Disaster Recovery and Rsync (was [lug] Commercial rsync service?)

Siegfried Heintze siegfried at heintze.com
Fri Feb 3 14:00:05 MST 2006

It sounds like we are back on the old disaster recovery topic again...

What are some favorite ways of using rsync with a remote repository
accessible over the public internet for the purposes of disaster recovery?

(1) Would you only use rsync on directories you are working in? It then
becomes your responsibility to remember which directories you have modified
files in. I've done this for years with zipping directories on CDs but it
scares me. And if you get hacked you still have to rebuild your system disk.

(2) Would you daily rsync everything including the /usr/bin, /bin,
/usr/local/bin, /etc, etc...? I guess you would use the find command to
exclude stuff in the /mnt directory so you would not include the entirety of
other devices on other machines.

(3) How do databases work? Do you have to stop the (for example) MySQL
deamon while you do the rsync? My guess is definitely. What about the
subversion or cvs deamons? Could this be a problem if you try to use a
single rsync command for an entire computer's local storage and it takes a
long time? It seems to me like you would want to have a lot of short shell
scripts to run daily so you don't have to shut down all your servers at once
for the entire duration of the synchronization.

(4) What about links? Creators of linux distros love links. Does rsync
properly reconstruct hard and soft links?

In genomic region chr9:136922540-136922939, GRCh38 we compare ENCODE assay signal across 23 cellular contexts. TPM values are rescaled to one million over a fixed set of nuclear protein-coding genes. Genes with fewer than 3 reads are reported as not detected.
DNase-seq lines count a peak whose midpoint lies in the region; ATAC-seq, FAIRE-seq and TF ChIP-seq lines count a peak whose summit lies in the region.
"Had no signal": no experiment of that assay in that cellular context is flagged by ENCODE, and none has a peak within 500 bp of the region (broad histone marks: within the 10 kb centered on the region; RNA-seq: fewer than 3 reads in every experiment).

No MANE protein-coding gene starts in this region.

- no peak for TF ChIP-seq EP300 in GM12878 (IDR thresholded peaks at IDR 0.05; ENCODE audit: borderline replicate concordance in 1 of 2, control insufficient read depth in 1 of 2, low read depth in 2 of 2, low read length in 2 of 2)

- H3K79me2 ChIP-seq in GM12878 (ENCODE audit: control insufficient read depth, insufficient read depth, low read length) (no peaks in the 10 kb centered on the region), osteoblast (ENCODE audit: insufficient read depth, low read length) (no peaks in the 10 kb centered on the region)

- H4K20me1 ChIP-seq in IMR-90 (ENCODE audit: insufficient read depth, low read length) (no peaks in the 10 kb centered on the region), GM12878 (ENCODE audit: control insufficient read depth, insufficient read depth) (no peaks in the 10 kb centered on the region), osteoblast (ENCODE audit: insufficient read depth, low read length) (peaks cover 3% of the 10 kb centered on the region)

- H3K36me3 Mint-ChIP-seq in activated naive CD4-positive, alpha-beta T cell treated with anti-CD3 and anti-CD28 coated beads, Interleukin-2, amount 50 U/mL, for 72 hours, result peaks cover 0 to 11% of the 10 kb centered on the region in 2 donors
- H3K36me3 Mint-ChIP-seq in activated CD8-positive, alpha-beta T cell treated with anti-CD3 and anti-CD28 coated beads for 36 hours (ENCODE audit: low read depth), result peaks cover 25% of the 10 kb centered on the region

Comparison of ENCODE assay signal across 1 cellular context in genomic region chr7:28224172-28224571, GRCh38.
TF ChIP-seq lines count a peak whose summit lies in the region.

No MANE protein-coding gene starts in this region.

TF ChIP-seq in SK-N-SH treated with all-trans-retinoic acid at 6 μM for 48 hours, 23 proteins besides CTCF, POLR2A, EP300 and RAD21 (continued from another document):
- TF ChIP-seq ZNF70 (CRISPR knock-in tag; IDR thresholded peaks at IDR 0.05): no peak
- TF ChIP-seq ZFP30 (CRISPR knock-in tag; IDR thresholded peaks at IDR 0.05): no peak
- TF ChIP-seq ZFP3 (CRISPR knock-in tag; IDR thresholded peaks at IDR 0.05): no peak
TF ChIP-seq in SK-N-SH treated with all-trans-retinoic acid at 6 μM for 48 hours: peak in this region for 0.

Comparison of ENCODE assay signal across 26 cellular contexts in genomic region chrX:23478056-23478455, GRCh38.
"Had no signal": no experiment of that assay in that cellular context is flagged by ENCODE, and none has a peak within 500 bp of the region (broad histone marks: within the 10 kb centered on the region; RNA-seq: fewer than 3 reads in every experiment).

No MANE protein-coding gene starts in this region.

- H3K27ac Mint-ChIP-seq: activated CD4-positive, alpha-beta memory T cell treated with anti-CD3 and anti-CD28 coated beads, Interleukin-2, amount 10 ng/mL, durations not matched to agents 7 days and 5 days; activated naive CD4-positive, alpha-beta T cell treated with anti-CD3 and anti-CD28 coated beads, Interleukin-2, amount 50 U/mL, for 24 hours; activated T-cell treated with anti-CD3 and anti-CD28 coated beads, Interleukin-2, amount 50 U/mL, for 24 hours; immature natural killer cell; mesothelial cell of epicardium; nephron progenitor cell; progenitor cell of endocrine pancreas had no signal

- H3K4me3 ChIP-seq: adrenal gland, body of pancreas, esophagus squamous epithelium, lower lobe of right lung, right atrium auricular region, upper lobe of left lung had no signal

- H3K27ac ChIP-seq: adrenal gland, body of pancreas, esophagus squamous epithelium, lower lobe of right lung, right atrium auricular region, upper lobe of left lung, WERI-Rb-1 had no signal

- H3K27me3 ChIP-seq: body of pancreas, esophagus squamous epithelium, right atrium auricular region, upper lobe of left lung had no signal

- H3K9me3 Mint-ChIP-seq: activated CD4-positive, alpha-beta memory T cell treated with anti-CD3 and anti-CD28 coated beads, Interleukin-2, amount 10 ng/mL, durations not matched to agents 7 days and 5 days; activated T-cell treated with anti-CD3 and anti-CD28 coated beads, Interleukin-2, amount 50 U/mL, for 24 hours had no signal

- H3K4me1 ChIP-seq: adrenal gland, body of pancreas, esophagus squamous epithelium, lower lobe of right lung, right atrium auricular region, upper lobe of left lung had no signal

(5) Let us say you initially rsync the entirety of your local storage for a
software development computer that also doubles as prototyping web site
server and cvs/subversion repository. Maybe it is Saturday and you know you
have only altered one file. Could you rsync that directory only and would
rsync be smart enough to find that sub directory in the remote repository
instead of having to date compares on all the files for the entirety of your
local storage?

(6) I believe someone previously explained that one can boot from a LiveCD
and use rsync to restore your boot disk and then boot from the boot disk. I
guess I should give this a try before disaster strikes. To bad this won't
work for windows (NTFS) paritions (or will it?). Has anyone tried it? Can
you run rsync on a windows partition? If you were doing it for the purposes
of rebuilding a boot disk, I think you would want to do this at a block
level because special files like the windows registery cannot (I believe) be
simply copied. Sometime ago someone explained to me that they could zip an
entire Win95 boot disk and restore it with zip and expect to boot, but this
did not work with NT. I assume this is still true with XP.

Can rsync simply bypass the NTFS file system and do block level restores?
Perhaps there is some other utility?


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